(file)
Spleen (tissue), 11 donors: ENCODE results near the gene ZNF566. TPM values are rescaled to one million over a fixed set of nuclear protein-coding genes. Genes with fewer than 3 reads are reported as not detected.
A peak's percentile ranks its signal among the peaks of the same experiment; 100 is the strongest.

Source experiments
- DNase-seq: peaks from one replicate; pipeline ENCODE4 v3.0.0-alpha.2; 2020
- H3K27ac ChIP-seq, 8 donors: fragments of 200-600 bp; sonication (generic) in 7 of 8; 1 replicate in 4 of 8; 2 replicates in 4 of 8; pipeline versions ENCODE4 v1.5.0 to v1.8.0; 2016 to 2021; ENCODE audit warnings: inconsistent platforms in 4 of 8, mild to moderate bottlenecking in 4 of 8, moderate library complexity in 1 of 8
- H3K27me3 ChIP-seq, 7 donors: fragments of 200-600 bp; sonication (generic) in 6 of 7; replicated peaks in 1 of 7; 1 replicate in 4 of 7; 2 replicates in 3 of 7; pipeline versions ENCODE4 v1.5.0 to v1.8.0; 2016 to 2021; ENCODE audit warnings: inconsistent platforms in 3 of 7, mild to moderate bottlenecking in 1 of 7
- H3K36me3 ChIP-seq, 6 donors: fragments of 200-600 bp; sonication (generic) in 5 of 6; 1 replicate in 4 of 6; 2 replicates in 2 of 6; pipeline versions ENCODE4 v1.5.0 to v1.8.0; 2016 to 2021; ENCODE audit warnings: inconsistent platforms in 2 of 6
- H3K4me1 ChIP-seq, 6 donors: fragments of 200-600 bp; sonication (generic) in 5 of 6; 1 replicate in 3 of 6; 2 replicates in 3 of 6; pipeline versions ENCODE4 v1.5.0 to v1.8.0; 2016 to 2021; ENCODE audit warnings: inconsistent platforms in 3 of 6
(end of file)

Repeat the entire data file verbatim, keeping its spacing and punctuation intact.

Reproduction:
Spleen (tissue), 11 donors: ENCODE results near the gene ZNF566. TPM values are rescaled to one million over a fixed set of nuclear protein-coding genes. Genes with fewer than 3 reads are reported as not detected.
A peak's percentile ranks its signal among the peaks of the same experiment; 100 is the strongest.

Source experiments
- DNase-seq: peaks from one replicate; pipeline ENCODE4 v3.0.0-alpha.2; 2020
- H3K27ac ChIP-seq, 8 donors: fragments of 200-600 bp; sonication (generic) in 7 of 8; 1 replicate in 4 of 8; 2 replicates in 4 of 8; pipeline versions ENCODE4 v1.5.0 to v1.8.0; 2016 to 2021; ENCODE audit warnings: inconsistent platforms in 4 of 8, mild to moderate bottlenecking in 4 of 8, moderate library complexity in 1 of 8
- H3K27me3 ChIP-seq, 7 donors: fragments of 200-600 bp; sonication (generic) in 6 of 7; replicated peaks in 1 of 7; 1 replicate in 4 of 7; 2 replicates in 3 of 7; pipeline versions ENCODE4 v1.5.0 to v1.8.0; 2016 to 2021; ENCODE audit warnings: inconsistent platforms in 3 of 7, mild to moderate bottlenecking in 1 of 7
- H3K36me3 ChIP-seq, 6 donors: fragments of 200-600 bp; sonication (generic) in 5 of 6; 1 replicate in 4 of 6; 2 replicates in 2 of 6; pipeline versions ENCODE4 v1.5.0 to v1.8.0; 2016 to 2021; ENCODE audit warnings: inconsistent platforms in 2 of 6
- H3K4me1 ChIP-seq, 6 donors: fragments of 200-600 bp; sonication (generic) in 5 of 6; 1 replicate in 3 of 6; 2 replicates in 3 of 6; pipeline versions ENCODE4 v1.5.0 to v1.8.0; 2016 to 2021; ENCODE audit warnings: inconsistent platforms in 3 of 6